This episode features 'you silly young goat you' from The Green Death. I vaguely recognised a couple of the other actors but I'm not sure whether they had ever been in Doctor Who, or in an early-80's sit-com. Still, 'you silly young goat you' has been in Katy Manning, so that's quite a strong Doctor Who connection.
Deathwatch does one of those fully-formed-society-with-an-astonishingly-improbable-backstory-and-system- of-laws that Blake's 7 does so well. And so frequently. Whenever these two planets, whose names I forget, have a war, they select two champions and get them to fight in one of their space caves. And they all watch, because it's a bit like Tomb Raider / Doom - you get different levels - Derelict Warehouse From Secret Army, Redressed Space Cruiser Set etc. The space cruiser set is very good, nice big windows, looks very good in its first scene. Anyway, so Ace Rimmer is one champion, and some bloke is another.
And Servalan is an adjudicator. Let's ooooh just oooh crowbar Servalan oooh into the plot shall we. It's a small universe. I'm surprised the Liberator crew don't all slap their heads on each occasion - who is this mysterious Federation ambassador who will be adjudicating the contest? It's Servalan. Again. It's always bloody Servalan. Servalan and her costume designer and make-up artist, that's all that's left of the Federation. But she's in quite subdued form this week. No arms aloft stuff at all.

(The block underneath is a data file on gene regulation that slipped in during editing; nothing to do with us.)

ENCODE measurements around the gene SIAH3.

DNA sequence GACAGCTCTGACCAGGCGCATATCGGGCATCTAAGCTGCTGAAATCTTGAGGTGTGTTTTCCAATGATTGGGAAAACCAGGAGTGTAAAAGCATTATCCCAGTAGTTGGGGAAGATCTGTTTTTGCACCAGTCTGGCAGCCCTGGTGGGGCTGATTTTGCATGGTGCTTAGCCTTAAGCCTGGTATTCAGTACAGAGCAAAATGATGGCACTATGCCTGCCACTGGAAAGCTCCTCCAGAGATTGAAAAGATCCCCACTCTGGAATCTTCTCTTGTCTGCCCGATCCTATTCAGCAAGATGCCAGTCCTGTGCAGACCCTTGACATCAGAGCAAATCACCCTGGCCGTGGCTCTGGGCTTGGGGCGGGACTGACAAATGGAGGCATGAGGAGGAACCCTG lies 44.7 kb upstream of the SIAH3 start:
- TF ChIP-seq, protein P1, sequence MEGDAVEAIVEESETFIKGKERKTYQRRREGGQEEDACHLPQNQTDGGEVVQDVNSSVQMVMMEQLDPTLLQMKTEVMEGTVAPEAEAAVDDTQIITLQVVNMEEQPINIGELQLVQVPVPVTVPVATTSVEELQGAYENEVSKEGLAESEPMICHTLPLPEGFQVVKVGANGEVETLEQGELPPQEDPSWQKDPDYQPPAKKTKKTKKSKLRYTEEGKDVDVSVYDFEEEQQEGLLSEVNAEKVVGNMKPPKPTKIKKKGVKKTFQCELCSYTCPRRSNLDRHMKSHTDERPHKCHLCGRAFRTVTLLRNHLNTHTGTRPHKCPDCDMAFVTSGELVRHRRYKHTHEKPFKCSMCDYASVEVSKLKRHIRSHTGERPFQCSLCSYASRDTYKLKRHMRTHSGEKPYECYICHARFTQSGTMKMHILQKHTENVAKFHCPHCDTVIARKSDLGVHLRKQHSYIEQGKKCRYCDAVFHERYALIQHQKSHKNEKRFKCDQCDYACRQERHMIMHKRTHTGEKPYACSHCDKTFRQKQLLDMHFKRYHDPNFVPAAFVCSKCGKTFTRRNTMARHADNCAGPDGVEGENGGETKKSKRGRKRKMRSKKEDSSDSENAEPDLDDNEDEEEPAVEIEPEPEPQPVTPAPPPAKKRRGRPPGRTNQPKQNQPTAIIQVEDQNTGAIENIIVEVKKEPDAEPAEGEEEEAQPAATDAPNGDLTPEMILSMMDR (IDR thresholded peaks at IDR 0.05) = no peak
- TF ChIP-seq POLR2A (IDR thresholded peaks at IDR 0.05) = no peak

There's some very good location filming, including a great shot where we go up in a cherry picker wheeeee. Didn't recognise the director's name, presumably he was Too Good For Doctor Who. It's starting to get conspicuous, though, that schedules won't permit them to have all of the regular cast on location at once - they alternate between having two or three each time, don't they?
Of course, it turns out that Ace Rimmers's opponent is a robot, planted by Servalan, because - although there is no evidence for this - as Avon explains, it's the sort of madcap, implausible thing she would do. What better way for starting an interplanetary war than creating a robot stooge? It's elementary, my dear Vila.
Luckily Del steps into Ace Rimmer's shoes - which, unsurprisingly, fit him perfectly, because they're both the same bloody actor, the West End's glamorous Stephen Pacey - and does the honourable thing. Del won't shoot someone in the back, oh no. That would be cowardly. No, he does the brave thing. He shouts out their name and shoots them as they're turning round. Clever.
This sort-of illustrates the problem with the story - Chris Boucher hasn't quite thought through the story logic. People can use discs to read other people's minds - and yet these discs work on an android too, apparently. And they don't use the discs at all when it's Del versus the robot bloke, oddly enough. And there's some business about using Cally's telepathy powers to help Del defeat the robot, though in the end, that never really happens, so it feels like a pointless last-minute addition to give Cally something to do.
But it's quite a good one. I'm warming to Season 3 - the second half of it is all, Moloch-aside, pretty decent I think.
[*] Not really a space name, Del. But then, nor was Roj. They're bloke-down-the-pub names. Kerr, now *that's* a space name.